In the two-plus years since that Series, the right-hander had thought it was the former. He was rocked by the Astros that postseason while a member of the Dodgers, and Houston players told him afterward that he was tipping pitches.
But now, after a Major League Baseball investigation found that the Astros illegally stole signs that year, Darvish isn't so sure.
"That's what I want to know," he said Friday at the Chicago Cubs' winter fan convention.
"A couple of Astros players told me I was tipping pitches, but now it comes out they were stealing signs. Was I tipping, or were they stealing?"
Such questions have mounted around baseball since MLB commissioner Rob Manfred unveiled the league's report on the Astros on Monday.
For Darvish, it hit especially close to home. While with the Dodgers, he had a combined 1.59 ERA in the 2017 NL division and championship series. But against Houston in the World Series, his ERA ballooned to 21.60. He gave up four runs in 1.2 innings in Game 3 in Houston and got hit hard again in Game 7 in Los Angeles, taking the loss as the Astros captured their first World Series title.
That sequence of events left Darvish with more questions than answers.
"I know they were stealing signs, but at the same time, I was not good during the World Series," he said.
His World Series struggles likely had long-term ramifications as well. He was a free agent after that season, and the Cubs later admitted that teams might been scared off by Darvish's performance against the Astros, giving Chicago an easier path to signing him to a six-year, $126 million contract.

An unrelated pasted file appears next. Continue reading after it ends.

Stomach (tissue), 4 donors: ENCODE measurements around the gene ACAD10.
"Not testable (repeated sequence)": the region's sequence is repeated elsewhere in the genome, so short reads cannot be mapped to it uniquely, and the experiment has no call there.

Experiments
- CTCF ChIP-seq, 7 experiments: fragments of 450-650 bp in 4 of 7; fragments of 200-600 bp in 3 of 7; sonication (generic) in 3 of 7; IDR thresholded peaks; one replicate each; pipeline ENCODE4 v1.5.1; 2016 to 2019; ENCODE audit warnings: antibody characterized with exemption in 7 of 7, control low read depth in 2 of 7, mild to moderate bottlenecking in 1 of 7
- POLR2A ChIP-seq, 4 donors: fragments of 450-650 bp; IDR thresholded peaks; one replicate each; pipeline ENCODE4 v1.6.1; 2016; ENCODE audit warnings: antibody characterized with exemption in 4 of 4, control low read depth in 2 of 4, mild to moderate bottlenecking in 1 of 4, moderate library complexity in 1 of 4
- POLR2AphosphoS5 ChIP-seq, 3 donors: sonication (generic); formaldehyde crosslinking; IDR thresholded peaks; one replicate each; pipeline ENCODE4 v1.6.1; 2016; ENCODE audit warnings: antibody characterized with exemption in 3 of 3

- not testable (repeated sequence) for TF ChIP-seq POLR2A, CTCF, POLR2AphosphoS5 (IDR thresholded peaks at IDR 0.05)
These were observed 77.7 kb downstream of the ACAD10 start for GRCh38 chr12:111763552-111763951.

It also took Darvish time to mentally recover from the two losses. Coupled with arm issues that ended his 2018 season prematurely, his first season in Chicago wasn't exactly the best stretch of his career, and he's still wondering if what Houston did contributed.
"I'm better for what I went through," Darvish said. "But, yeah, everyone is wondering about pitching against them.
"It's tough to pitch. We're losing the strike zone. It's getting smaller. They want [us] to [pitch] quicker. And the hitters are stealing signs."
Cubs pitchers hope the playing field will be level after the league completes its investigations. MLB also is probing whether the Boston Red Sox used video to decode opponents' sign sequences and passed the information to their players in 2018, as alleged in a report by The Athletic.
Cubs players echoed what many others in the game have said: The Astros aren't the only ones cheating.
"You just don't know to what extent," right-hander Kyle Hendricks said. "Is it legal sign stealing or illegal? Hopefully, this offseason will eliminate that stuff."
Cubs president Theo Epstein praised the league's beefed-up investigation arm for its due diligence in the scandal. Both Epstein and star first baseman Anthony Rizzo are adamant that the Cubs have never gained an edge by using technology in that manner.
The goal is for no team to be able to do it.
"We applaud Major League Baseball's efforts to step up in this situation and make sure the games are played with integrity," Epstein said.